News from 1891: Maiden Voyages of Nomadic I and Tauric

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Mark Baber

Staff member
On 5 May 1891, White Star's Nomadic I made her maiden arrival in New York. Compared to the express passenger liners, cattle carriers didn't receive a whole lot of attention. This article, though, appeared while Nomadic was en route to NYC from Liverpool. It's from The New-York Times, 28 April 1891.

A big new freight steamer of the White Star Line, the Nomadic, sailed from Liverpool April 25 and is expected to reach here May 5. A sister ship, the Tauric, is to sail for this port May 21.

These vessels are important additions to the fleet sailing to and from New-York. They are 460 feet long, 49 feet beam, and 35 feet depth. Their registered tonnage is 5,750 and they have capacity to carry 9.800 tons. The engines which turn their twin screws give them a speed of 13 1/2 to 14 knots an hour. Each steamer has a coal capacity of 700 tons.

The Nomadic and Tauric are built with special reference to carrying cattle, and elaborate arrangements for ventilation and convenience in caring for live freight, have been made. Each steamer can take on board 1,200 head of cattle, while there is space in the refrigerators for 2,400 quarters of dressed beef.


Inger Sheil

Ta for posting that, Mark. Several of the Titanic's officers served in the cattle carriers earlier in their career (Wilde and Lightoller in particular did quite a bit of time in them), but you're right about the difficulties in finding material relating to these ships. The Tauric was one of Wilde's earliest WSL ships.
I recently discovered that the Nomadic 1 was hired by the UK Government and made several journeys to South Africa during the Boer war.

I wonder why the Capt. & Senior Officers were not awarded the Transport medal - possibly because it was a cattle carrier.

Mark Baber

Staff member
24 October 1899: Under the name H.M. Transport No. 34, Nomadic I makes
the first of three Boer War trooping voyages, London-Cape Town.
(Sources: Anderson's White Star; Haws' Merchant Fleets.)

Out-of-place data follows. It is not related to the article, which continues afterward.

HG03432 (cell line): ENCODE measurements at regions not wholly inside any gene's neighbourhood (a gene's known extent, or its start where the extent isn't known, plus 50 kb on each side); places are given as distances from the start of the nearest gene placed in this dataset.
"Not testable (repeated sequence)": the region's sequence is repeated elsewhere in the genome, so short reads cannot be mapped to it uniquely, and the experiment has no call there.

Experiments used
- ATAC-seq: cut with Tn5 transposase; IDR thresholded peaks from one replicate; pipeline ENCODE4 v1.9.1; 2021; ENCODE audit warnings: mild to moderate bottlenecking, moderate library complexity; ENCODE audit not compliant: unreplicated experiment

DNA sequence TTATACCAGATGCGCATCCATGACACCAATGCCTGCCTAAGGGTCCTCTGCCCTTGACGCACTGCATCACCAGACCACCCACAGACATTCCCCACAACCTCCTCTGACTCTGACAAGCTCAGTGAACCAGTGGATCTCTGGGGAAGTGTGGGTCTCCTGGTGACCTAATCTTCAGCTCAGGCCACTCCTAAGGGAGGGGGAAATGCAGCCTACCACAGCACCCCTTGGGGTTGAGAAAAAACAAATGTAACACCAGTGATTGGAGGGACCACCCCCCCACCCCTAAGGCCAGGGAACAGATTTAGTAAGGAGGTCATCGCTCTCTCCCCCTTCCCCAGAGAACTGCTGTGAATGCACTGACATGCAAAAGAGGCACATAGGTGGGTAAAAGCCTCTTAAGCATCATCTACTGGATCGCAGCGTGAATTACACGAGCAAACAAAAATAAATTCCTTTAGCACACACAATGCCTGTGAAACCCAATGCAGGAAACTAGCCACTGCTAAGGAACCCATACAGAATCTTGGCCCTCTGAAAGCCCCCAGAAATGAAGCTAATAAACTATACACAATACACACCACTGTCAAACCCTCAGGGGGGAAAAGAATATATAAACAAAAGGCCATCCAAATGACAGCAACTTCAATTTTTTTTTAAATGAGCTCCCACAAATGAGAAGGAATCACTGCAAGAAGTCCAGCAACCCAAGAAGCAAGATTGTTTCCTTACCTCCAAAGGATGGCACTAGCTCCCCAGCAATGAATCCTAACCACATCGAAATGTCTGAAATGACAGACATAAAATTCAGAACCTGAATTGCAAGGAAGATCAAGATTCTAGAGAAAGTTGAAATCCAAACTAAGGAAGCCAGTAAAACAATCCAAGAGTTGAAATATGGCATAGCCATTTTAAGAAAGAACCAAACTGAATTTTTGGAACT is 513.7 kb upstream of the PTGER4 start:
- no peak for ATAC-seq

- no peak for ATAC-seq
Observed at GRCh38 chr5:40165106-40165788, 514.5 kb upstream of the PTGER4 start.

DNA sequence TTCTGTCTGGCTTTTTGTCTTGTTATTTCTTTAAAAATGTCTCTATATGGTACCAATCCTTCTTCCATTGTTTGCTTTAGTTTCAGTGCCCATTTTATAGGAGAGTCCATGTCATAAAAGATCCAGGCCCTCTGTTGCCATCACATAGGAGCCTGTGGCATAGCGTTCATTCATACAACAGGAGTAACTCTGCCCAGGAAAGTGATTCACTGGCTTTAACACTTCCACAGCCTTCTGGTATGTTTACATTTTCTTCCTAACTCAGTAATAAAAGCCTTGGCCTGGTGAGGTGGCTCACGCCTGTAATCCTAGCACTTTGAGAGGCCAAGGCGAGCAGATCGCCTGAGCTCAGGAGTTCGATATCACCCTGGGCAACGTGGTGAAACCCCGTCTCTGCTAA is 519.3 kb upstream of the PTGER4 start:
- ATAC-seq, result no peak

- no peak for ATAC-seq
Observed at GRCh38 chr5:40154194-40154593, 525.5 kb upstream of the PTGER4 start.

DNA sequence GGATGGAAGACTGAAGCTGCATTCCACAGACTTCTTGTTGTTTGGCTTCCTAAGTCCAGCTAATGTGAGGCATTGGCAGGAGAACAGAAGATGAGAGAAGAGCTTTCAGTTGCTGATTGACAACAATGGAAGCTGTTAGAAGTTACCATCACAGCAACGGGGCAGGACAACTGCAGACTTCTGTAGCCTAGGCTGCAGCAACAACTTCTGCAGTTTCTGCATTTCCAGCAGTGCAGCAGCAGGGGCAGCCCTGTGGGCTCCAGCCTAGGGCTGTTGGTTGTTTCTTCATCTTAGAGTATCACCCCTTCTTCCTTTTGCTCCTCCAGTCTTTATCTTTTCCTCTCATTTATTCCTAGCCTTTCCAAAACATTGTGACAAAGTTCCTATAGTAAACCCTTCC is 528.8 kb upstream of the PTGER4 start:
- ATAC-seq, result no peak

31 December 1899: Nomadic I, renamed HM Transport 34, makes the second
of three Boer War trooping voyages, London-Cape Town. (Source:
Anderson's White Star.)

2 June 1900: Nomadic I, temporarily known as HM Transport 34, makes the
third of her three Boer War trooping voyages, Southampton-Cape Town.
(Sources: Anderson's White Star; Haws' Merchant Fleets.)

I wonder why the Capt. & Senior Officers were not awarded the Transport medal
Do you know for a fact that they weren't, Ernie?​
Hello Mark

I'm pretty certain. I don't know the Officers or Master of the Nomadic - it's possible some of them might have obtained the medal if they also served in the three ships listed as eligible, the Majestic, Brittanic and Cymric.

I think the clue lies in the memorandum of the terms under which the medal was issued, an extract:- "It is His Majesty's intention that the Transport Medal shall be granted in future to the Officers of the Mercantile Marine serving on Troop Transports similarly chartered whenever a medal may have been granted to the Troops engaged but not otherwise"

I think the answer is the fact that Nomadic was a cattle carrier and not a Troop Transport. A bit tough on those that served on the ship.

In actual fact, despite his Majesty's intentions the Transport medal was only issue for the Boer War and the China War, about 1700 in total.

Mark Baber

Staff member
The Times, 20 April 1891

ATLANTIC CATTLE TRADE---At the invitation of Messrs. Ismay, Imrie, and
Co., a number of gentlemen interested in the conveyance of live cattle
by sea on Saturday inspected the new White Star cattle and cargo
steamship Nomadic, lying on the west side of the Alexandra Dock,
Liverpool, she being the first vessel of the line specially built to
meet the requirements of the Atlantic live cattle trade. The statistics
of the companies have shown that the losses of cattle through sea
carriage are trifling, especially in presence of the strictures which
have been passed on those engaged in the trade. The White Star steamers
Cufic and Runic have carried 20,876 head of cattle across the Atlantic,
and have lost less than two thirds of one per cent. Messrs. Ismay,
Imrie, and Co. have endeavoured to embrace all their experience of the
trade in their two new steamers, the Nomadic and Tauric, built by
Messrs. Harland and Wolff, of Belfast, and this circumstance lent
special interest to the inspection which took place on Saturday, when
gentlemen engaged in the business manifested their pleasure at the
apparent perfection achieved in the arrangements for the safe and proper
conveyance not only of ordinary cattle cargoes, but of the prize horses,
stallions, Shetland ponies, prize cattle, and sheep which are often
shipped from Great Britain to America, special provision being made on
board the Nomadic and Tauric for this latter trade. The new vessels are
460ft. in length, 42ft. in breadth, and 35ft. in depth, with a gross
register of 5,750 tons, and a dead weight capacity of 7,500 tons. They
are propelled by twin screws with manganese bronze blades, driven by
triple expansion engines of 600-horse power nominal. Each ship has
permanent fittings for the accommodation of 1,216 head of cattle, and in
the pens and alleyways ample space is allowed, while good ventilation is
insured through all the three decks in which cattle can be carried. The
hatchways are to be kept clean, and sick beasts can be promptly removed
there for effective treatment. On each cattle deck there will be a
convenient and plentiful supply of fresh water. Besides the
accommodation for live cattle, each ship is fitted with chambers for
carrying 2,387 quarters of beef. There is also cargo space besides
comfortable quarters for the cattle men.

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